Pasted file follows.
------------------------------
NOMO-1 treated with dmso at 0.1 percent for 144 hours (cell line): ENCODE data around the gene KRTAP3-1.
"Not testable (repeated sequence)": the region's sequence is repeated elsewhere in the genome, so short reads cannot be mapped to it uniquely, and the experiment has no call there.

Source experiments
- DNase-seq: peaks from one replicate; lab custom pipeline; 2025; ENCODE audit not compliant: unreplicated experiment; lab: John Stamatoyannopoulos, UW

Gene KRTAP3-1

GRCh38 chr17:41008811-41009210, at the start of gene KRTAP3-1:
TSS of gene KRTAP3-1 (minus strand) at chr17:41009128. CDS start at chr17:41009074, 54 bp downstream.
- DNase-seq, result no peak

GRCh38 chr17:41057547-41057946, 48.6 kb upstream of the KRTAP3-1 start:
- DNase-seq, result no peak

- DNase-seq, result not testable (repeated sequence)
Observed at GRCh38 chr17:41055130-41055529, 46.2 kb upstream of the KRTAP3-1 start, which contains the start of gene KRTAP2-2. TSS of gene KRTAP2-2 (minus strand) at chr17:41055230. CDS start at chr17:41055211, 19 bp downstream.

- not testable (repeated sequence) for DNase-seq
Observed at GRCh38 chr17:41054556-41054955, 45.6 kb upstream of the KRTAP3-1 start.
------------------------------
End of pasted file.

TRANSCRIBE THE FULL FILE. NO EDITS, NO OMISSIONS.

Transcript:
NOMO-1 treated with dmso at 0.1 percent for 144 hours (cell line): ENCODE data around the gene KRTAP3-1.
"Not testable (repeated sequence)": the region's sequence is repeated elsewhere in the genome, so short reads cannot be mapped to it uniquely, and the experiment has no call there.

Source experiments
- DNase-seq: peaks from one replicate; lab custom pipeline; 2025; ENCODE audit not compliant: unreplicated experiment; lab: John Stamatoyannopoulos, UW

Gene KRTAP3-1

GRCh38 chr17:41008811-41009210, at the start of gene KRTAP3-1:
TSS of gene KRTAP3-1 (minus strand) at chr17:41009128. CDS start at chr17:41009074, 54 bp downstream.
- DNase-seq, result no peak

GRCh38 chr17:41057547-41057946, 48.6 kb upstream of the KRTAP3-1 start:
- DNase-seq, result no peak

- DNase-seq, result not testable (repeated sequence)
Observed at GRCh38 chr17:41055130-41055529, 46.2 kb upstream of the KRTAP3-1 start, which contains the start of gene KRTAP2-2. TSS of gene KRTAP2-2 (minus strand) at chr17:41055230. CDS start at chr17:41055211, 19 bp downstream.

- not testable (repeated sequence) for DNase-seq
Observed at GRCh38 chr17:41054556-41054955, 45.6 kb upstream of the KRTAP3-1 start.